This post will discuss how to use RSS feeds from library databases. It’s surprisingly tricky to do it compared to subscribing to normal RSS feeds from most blogs. This is due to the fact libraries generally provide access via a proxy – ezproxy to provide remote access to databases off campus.

As most readers of this blog are probably reading this off a RSS feed, I won’t explain what a RSS feed is. If you have no idea what it is, please consult this guide.

The basic idea is this, do a search on a library database, create a RSS feed of the results and put it into your favourite feed reader (Google reader, Bloglines, FirefoxInternet explorer 7 , Outlook 2007 etc), After which you can watch new results come in as and when the database is updated in it without needing to run the search again or visit the database site again.

Some library databases that provides results and alerts vis RSS include ScienceDirect (via NUS Libraries), Scopus (via NUS Libraries), Engineering Village (via NUS Libraries) databases on ProQuest (e.g. ABI/Inform via NUS Libraries),  Ebscohost (e.g. Business Source premier via NUS Libraries) , OVIDSP (e.g. EconLit via NUS Libraries) etc.  How you get the rss feed url differs but generally you click on the RSS button that appears on the results page (see below for example from Engineering Village)

However, if you try to just stick the url given by the database directly into your feed reader (see image below) you will be doomed for disappointment, it doesn’t work!

The technical reason and solution for this can be found here .

However for now there’s a work-around.

The method describes below is specific to databases subscribed via NUS Libraries, but any library (e.g. NTU, NLB) using ezproxy to provide remote access should be able to do something similar by removing the particular proxy stem.

You need to delete the part that says “” before pasting the url into your feed reader.

NLB users should remove “” , while NTU users should remove “

Most guides I have seen on library webpages stop here. While this works, and the results will be pulled into your RSS feed reader (see below), you will be disappointed when you click on the link in the feed reader.

Because the rss feed url you enter lacks the  ezproxy proxy stem, the outgoing links you are sent lack it as well, and when you click on the link, it brings you to an unsubscribed version (where you can’t see the full-text) of the page at best, or at worse you get an error page (see below).

One way to solve this problem would be to add the proxy bookmarklet here to your browser (specific to NUS Libraries, NTU version is here ) and then clicking on the bookmarklet will log you in from the error page above.

But that gets tiresome as you will have to do the same for each link you click from the RSS feed.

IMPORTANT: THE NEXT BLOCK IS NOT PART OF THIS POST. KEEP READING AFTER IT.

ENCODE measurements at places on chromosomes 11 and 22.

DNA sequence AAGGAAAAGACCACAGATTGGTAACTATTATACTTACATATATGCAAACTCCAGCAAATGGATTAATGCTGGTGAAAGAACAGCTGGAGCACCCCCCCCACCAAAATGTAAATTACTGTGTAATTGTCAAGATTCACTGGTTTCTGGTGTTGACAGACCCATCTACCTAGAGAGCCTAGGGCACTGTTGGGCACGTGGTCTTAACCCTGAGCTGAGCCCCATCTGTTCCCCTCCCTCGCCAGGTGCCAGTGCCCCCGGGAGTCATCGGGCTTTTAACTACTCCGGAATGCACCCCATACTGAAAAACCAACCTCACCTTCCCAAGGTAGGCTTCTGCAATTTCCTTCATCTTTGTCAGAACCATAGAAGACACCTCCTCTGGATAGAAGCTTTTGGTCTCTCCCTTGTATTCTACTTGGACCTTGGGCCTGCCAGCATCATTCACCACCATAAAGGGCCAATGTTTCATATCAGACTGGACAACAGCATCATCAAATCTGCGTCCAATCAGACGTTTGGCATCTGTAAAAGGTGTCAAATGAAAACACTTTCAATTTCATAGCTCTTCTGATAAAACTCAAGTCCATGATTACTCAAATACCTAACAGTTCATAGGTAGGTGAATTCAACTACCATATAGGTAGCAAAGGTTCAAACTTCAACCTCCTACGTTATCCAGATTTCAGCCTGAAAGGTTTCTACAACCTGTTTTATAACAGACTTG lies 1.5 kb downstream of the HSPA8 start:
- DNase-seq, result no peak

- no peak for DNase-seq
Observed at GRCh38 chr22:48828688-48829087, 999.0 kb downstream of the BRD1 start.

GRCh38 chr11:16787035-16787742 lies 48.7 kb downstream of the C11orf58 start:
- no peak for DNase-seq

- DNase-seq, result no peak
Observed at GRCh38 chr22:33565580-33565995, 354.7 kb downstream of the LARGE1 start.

A smarter method would be to modify the RSS feed you get to automatically append the proxy stem, (for NUS Libraries, for other libraries edit the yahoopipes accordingly) to outgoing links. This can be done via a simple Yahoopipes filter (you will need to make very minor modifications if you are from some other libraries).

1. Go to

2. Enter the rss feed url (the one that does not have the string

3. Click “run pipe”

4. On the resulting page, click on “Get as RSS” and on the resulting page, copy and paste the url into your feed reader.

5. You will find that this time, the resulting rss feed will have links that work properly now. It goes without saying that if you haven’t logged in this browser session yet, it will prompt you to  log-in first.

Some libraries discourage the use of RSS feeds because they worry the constant polling for updates will cause unnecessary number of accesses. The method described above avoids this problem.

As results are pulled into your Feed reader, there is no access via the institution library, Until you click on the link to gain access to the database,  the vendor doesn’t count it has an access from you.

I might do a post about ezproxy, and other creative uses of Yahoopipes in the future.

Until later

Aaron Tay

Google Books tips and tricks by a librarian

One visitor to my blog, commented that she couldn’t make heads or tails of my postings because it was too technical and obscure (opensearch plugins??).

To remedy that, I’m going to post some ” beginner” level posts that should be accessible to everyone. I’m going to post a series of research tips that might be helpful to less experienced users

Google books

Did you know that Google has digitalized and scanned in full-text of over 7 million books (they recently added magazines) through a service called Google books? You might in fact, come across links to Google books results while searching regular Google or Google scholar, but I personally prefer to search Google books direct if I am looking for a book.